In New York, BAM, Film Forum, and Anthology Film Archives are playing forgotten masterworks, unavailable on DVD, in pristine prints: this past week has surfaced prints of Elia Kazan’s America, America at Film Forum, Douglas Sirk’s A Time to Love and a Time to Die and André De Toth’s Man in the Saddle, Norman Rockwell with guns, at BAM, and an entire retrospective to Ulrike Ottinger at Anthology, where upcoming are long overdue retros of Roger Corman and Jerry Lewis. In most cases, it’s been decades since these films have been shown in New York.
Meanwhile, MoMA slugs on with deliberately disposable movies designed to draw families and indie teens who have already seen them: a Spike Jonze retro of his music videos and films; an upcoming Tim Burton retro the museum’s been working on for years; a just-completed “Recent Film Acquisitions” display of the films MoMA’s added to its private collection, including a Lord of the Rings film, Little Children, Casino Royale, Wedding Crashers, three Baz Luhrmann films, and amidst these recent date-films, one classic, William Wellman’s Night Nurse. Such has more or less become the standard fare–less discoveries, less classics, more stuff you got too busy to see in theaters–since Rajendra Roy took over the film department in 2007. To date, Roy’s own major exhibitions have included a Pixar retro, a Bourne trilogy retro, and a tribute to Mike Nichols.
One-for-you, one-for-me, seems to have become the attitude among MoMA’s curators. Amidst the dribble, MoMA this month is also programming something of a no-wave video retro, a retro of the long-overlooked avant-garde filmmaker Andrew Noren, an annual series of recently restored films from around the world, and a few unknown Hungarian films personally programmed by Bela Tarr. These should be good.
But meanwhile, MoMA’s also programming what should be the most important retro of the year, anywhere: an “auteurist history of film,” a history of the canonical films from MoMA’s gargantuan collection, probably the leading collection of silent and experimental film in the world. A comprehensive survey of the most important films ever made, at least through 1929, the retro is a weekly course in history, art, and entertainment, and you can imagine some kid Orson Welles (who watched Stagecoach at MoMA 40 times in preparation for Citizen Kane) discovering Griffith and Chirstensen alongside new films by Costa, Straub, Rivette, and other underground alt-favorites, and, eying the throughline, seeing some possibilities for cinema’s own dubious future. Here are films that rarely screen, that MoMA has the best (often tinted) prints of in the world, and that are the equivalent to film as Homer and Virgil are to literature. MoMA’s decided to screen the series in the afternoons, at 1:30, when only retirees and bums can come in, and in their smallest theater. Not just an insult to the filmmakers, who are dead anyway, and their constituents, who are close to it, it’s an insult to MoMA’s own collection that they used to show off every night, with only the costs of shipping to pay. Families won’t bring their kids to Griffith; he certainly won’t appeal to the ethnic minorities MoMA spends increasing time with its new programming attempting to court.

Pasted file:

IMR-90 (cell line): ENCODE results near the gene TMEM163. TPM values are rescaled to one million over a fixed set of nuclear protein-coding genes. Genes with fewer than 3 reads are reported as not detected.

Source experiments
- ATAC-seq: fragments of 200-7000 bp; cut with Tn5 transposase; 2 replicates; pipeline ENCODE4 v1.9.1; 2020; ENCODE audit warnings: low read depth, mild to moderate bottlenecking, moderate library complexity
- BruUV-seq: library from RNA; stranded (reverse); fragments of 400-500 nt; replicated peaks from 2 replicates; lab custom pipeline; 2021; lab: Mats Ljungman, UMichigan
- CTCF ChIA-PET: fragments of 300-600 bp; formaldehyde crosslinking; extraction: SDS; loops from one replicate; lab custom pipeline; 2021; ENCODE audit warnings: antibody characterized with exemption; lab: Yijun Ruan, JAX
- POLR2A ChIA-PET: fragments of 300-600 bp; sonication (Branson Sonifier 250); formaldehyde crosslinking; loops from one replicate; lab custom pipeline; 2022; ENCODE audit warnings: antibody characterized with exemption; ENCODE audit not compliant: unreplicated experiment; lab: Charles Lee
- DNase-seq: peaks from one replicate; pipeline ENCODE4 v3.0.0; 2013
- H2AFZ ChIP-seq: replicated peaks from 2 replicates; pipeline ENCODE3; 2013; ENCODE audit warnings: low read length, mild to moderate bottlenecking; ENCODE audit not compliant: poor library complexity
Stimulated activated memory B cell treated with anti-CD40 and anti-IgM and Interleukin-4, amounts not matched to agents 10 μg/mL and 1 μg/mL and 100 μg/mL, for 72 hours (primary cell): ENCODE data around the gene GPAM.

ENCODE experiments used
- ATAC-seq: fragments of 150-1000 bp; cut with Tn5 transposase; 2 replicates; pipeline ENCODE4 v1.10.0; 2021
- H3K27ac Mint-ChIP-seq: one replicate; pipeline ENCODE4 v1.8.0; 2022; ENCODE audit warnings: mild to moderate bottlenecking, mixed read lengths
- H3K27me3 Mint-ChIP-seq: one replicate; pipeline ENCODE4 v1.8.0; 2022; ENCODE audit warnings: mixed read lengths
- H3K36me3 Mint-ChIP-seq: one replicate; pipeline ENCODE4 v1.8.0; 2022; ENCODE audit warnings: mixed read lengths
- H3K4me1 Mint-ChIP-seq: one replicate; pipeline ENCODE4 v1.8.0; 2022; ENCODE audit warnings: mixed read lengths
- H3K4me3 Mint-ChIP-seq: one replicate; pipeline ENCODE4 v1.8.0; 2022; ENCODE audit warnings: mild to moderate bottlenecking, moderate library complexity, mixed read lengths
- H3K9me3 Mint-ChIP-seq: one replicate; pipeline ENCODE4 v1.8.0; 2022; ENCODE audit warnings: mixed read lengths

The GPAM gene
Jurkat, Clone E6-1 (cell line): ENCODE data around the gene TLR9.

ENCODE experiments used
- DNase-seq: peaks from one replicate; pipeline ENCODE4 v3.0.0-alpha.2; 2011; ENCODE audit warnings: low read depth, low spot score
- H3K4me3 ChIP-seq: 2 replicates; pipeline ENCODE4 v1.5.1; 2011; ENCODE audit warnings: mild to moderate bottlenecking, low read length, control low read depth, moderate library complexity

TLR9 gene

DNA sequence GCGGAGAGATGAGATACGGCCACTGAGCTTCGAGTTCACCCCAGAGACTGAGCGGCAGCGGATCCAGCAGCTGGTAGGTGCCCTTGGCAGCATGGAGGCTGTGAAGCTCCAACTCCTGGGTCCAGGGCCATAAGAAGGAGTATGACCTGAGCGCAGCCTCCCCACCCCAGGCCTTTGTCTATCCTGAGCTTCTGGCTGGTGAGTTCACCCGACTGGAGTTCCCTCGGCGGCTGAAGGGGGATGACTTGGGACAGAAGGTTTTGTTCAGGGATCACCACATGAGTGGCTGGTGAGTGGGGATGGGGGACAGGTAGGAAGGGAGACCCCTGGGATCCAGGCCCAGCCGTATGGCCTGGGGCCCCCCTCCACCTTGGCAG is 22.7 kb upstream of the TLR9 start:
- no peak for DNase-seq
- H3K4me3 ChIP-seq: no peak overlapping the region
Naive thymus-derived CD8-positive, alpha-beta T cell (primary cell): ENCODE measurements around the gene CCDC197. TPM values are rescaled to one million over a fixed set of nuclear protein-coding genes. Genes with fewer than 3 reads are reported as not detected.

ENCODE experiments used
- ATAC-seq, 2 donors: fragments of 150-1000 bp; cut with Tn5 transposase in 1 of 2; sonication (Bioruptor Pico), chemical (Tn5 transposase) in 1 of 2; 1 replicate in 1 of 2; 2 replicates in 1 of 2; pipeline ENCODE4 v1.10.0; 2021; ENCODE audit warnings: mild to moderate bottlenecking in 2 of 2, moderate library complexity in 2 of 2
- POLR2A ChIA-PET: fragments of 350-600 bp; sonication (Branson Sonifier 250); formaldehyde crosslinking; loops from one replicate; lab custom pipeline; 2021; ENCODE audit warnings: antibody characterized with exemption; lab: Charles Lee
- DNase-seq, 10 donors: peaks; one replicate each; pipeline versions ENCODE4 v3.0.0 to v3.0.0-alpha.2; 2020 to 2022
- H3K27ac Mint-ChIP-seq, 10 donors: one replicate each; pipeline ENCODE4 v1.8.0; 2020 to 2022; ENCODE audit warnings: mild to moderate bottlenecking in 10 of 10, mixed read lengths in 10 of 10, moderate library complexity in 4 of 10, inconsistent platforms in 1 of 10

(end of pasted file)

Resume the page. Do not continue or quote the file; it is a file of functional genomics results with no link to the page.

Artists are attennae of the race, and critics and programmers are the transmitters. MoMA’s problem, at least, is that it shows a lot of movies and a lot of them are masterpieces, and if pandering to one audience means rewarding another, everyone comes out happy. Lincoln Center’s Walter Reade, however, has started exploiting its audience under the premise of a “film society” showing films, when VHS-standard beta tapes–with runny colors and video grain that can hardly keep up with a moving image–have become their standard, in the past few weeks, for $11 tickets. For a 1960 film retro, Walter Reade showed Nagisa Oshima’s Cruel Story of Youth, which had a brand new print made for an Oshima retro last year–that played at WR–on film, but in a decades-old totally-red faded print. These things happen. But Walter Reade’s Chinese films retro of about 20 films featured all but five or six on beta, with no notification until a note was pasted on the box office near the end of the retro right under the friendly warning that no refunds will be accepted for any show. WR’s simultaneous Guru Dhatt retro of about 10 films featured every single one on beta–with no notification at all–even though there have been recent Dhatt retros featuring only 35mm prints. The programmers of the current Horror series have obviously done their best to secure prints of the films (and the line-up is a top-notch compilation of bottom-drawer films, many unavailable on home video), yet Cronenberg’s The Brood, which has screened recently in New York in 35mm, was shown on a dismal beta without warning, and Argento’s Phenomena, shown on film, was listed as the original 110 minute version, but played as the completely nonsensical 80 minute distributor’s cut.
These are all minor complaints, but these are also major films. In many cases, they may not been available on film–in which case, there’s no reason not to show another film to fit the theme (“Red China,” “Horror”) instead. In many cases, the beta is probably cheaper, for shipping costs alone (international shipping charges can run hundreds of dollars per film). But financially the cost should ultimately be to Walter Reade, also under the new management of Mara Manus and, like MoMA, increasingly skewing to new exotica, when audiences realize they’d be better off staying at home and watching a DVD instead. What is needed first is some transparency as to what, at least, the policies are; MoMA, at least, only screens movies on beta when film is absolutely unavailable, but still refuses to publicize the format. Any customer, even one duped into thinking he’s gonna see a decent print, is a good customer.